Ultimately, in Shirley and Rose’s cat-and-mouse games, Shirley adds its name to the utterly overstuffed ledger of women-led dark psychological films positing a link between genius and madness that add a generous dash of lesbianism for taste like red pepper flakes, because from Black Swan to Hanna, there’s nothing like throwing in some girl-on-girl action for spice.
Sure, many entries of this well-populated lineage, Shirley included, have undeniable artistic merits, from Heavenly Creatures to Mulholland Drive. I will not deny them that. Nor will I deny that I, as an alumna of a women’s college, have a special loathing for tropes feeding off of the infuriatingly pervasive notion that women, left to their own devices away from the watchful eye of men—or simply in a predominantly female environment, such as an all-girl campus—descend without fail into a spiral of psychotic lesbian lust. The thing is, this notion is just as pervasive outside the movies as in them. The same tropes are at the core of Jay Dixit’s delusional 2001 article “The Highly Charged Erotic Life of the Wellesley Girl,” which Rolling Stone deemed worth printing for some reason despite being several thousand words of lecherous nonsense that real-life Wellesley students still read and cackle over as a bonding activity to this day. More unsettlingly, these themes are also at the twisted heart of the disturbed, sexually violent, usually anonymous but almost certainly male-penned letters our college newsroom tended to receive every now and then. We laughed over those too, albeit more nervously.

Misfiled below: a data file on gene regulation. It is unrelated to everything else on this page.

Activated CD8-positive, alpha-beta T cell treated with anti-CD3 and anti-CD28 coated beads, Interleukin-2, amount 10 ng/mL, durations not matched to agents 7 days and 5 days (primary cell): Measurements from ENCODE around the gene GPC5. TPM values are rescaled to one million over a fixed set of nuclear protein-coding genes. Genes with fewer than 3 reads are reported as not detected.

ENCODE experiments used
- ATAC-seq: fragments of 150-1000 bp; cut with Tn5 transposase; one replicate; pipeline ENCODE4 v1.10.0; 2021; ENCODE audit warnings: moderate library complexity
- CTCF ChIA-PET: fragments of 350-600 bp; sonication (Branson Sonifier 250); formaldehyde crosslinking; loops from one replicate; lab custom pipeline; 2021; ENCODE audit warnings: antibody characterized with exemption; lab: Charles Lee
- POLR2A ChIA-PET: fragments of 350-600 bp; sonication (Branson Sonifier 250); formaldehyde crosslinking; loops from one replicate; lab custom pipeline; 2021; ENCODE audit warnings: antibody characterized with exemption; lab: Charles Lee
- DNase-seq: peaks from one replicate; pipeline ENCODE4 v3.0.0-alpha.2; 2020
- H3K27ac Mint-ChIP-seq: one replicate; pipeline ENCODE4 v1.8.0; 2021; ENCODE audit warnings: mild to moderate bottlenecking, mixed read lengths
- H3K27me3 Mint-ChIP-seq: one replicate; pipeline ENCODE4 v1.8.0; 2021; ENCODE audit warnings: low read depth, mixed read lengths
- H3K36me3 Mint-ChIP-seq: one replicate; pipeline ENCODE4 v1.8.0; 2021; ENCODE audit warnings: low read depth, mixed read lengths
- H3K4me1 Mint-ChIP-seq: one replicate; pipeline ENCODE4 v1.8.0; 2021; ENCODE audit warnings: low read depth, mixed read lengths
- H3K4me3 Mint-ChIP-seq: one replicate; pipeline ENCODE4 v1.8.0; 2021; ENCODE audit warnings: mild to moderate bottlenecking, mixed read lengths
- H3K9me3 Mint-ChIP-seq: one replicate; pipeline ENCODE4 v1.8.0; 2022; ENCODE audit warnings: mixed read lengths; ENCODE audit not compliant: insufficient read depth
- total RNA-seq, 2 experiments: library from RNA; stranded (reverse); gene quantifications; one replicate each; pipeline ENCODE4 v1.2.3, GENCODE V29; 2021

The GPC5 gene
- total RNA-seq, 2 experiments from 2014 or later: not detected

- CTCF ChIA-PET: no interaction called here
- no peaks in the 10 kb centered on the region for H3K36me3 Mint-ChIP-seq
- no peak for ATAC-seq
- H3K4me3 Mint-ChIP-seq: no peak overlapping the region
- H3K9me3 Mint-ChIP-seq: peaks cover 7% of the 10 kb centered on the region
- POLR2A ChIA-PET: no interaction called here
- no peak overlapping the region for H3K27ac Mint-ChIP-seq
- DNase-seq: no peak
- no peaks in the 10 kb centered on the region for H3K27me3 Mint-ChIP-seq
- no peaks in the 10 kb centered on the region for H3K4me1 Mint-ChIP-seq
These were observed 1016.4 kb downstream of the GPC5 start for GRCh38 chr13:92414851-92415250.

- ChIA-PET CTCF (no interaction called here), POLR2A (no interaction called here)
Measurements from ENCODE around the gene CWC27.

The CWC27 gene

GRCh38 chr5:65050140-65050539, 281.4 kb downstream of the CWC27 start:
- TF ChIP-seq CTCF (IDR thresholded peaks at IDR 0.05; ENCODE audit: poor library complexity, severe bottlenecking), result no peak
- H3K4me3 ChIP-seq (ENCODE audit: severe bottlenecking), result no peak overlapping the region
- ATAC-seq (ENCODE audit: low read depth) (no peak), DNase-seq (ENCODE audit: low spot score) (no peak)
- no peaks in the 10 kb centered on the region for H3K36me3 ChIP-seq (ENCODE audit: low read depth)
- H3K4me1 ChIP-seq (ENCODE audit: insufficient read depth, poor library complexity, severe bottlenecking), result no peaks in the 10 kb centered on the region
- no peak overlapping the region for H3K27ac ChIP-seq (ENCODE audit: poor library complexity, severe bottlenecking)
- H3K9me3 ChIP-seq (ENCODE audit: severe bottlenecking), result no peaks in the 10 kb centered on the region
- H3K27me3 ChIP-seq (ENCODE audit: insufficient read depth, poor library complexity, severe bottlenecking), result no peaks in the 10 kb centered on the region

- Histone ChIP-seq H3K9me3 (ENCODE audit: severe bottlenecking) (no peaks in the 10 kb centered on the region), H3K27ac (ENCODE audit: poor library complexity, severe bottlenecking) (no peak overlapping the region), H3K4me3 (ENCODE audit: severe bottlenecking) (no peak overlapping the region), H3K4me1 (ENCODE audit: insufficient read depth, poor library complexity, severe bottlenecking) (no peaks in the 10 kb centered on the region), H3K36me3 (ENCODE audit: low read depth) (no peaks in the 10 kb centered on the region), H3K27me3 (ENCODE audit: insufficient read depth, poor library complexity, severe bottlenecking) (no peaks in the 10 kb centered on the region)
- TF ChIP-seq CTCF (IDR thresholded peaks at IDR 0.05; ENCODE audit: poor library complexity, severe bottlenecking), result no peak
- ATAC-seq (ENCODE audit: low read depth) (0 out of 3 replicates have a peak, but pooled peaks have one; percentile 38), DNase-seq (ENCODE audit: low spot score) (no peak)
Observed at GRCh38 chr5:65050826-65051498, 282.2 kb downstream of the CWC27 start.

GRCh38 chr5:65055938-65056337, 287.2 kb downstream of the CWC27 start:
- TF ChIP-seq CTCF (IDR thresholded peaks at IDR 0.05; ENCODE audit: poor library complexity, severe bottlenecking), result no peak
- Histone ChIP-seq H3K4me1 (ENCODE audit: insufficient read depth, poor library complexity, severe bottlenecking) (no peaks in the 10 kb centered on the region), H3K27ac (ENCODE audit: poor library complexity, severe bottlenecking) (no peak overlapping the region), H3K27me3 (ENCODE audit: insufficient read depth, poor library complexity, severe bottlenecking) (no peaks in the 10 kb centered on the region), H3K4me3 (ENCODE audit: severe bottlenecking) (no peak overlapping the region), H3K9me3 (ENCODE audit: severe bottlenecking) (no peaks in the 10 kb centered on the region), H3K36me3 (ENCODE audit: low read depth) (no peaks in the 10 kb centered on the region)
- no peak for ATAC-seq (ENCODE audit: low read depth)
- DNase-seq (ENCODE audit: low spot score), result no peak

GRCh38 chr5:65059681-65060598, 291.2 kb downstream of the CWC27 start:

To be clear, like most narrative tropes, it is not the base existence of what I like to call the “psycho lesbian thing” that is inherently problematic, but its utter pervasiveness within the psychological drama/thriller subgenre that presents the issue. Does it make a difference that Shirley is a film directed by a woman, from a screenplay by a woman, adapted from a book also written by a woman? In the details of execution, there are indeed notable differences in terms of a humanizing as opposed to objectifying gaze and a preference towards more traditionally feminine symbolism, yes, but when you get down to fundamentals, the answer is no, not really. It’s still a tired and cranky old tale that’s been done and done well dozens of times in recent memory alone and is both deserving and long overdue for a much-needed rest.
If anything, in its blurred lines between fantasy and reality that invites viewers to question whether many sequences might in fact be taking place inside the author’s head, Shirley feels like an attempt to bring the utterly unfilmable, unsettlingly opaque Hangsaman to screen—a tale about a young woman who is lost in every sense of the word, meets people who may or may not be real, and in which many vague horrors, or perhaps nothing, occurs—which seems inherently reductive and even contrary to the whole point of the novel. At the end of the day, Shirley is a well-made but disappointingly generic tale that doesn’t have anything particularly interesting to say about Shirley Jackson or anyone else, for that matter, and it’s a damn shame.
Shirley comes out on VOD and streaming June 5.
Header Image Source: Thatcher Keats/NEON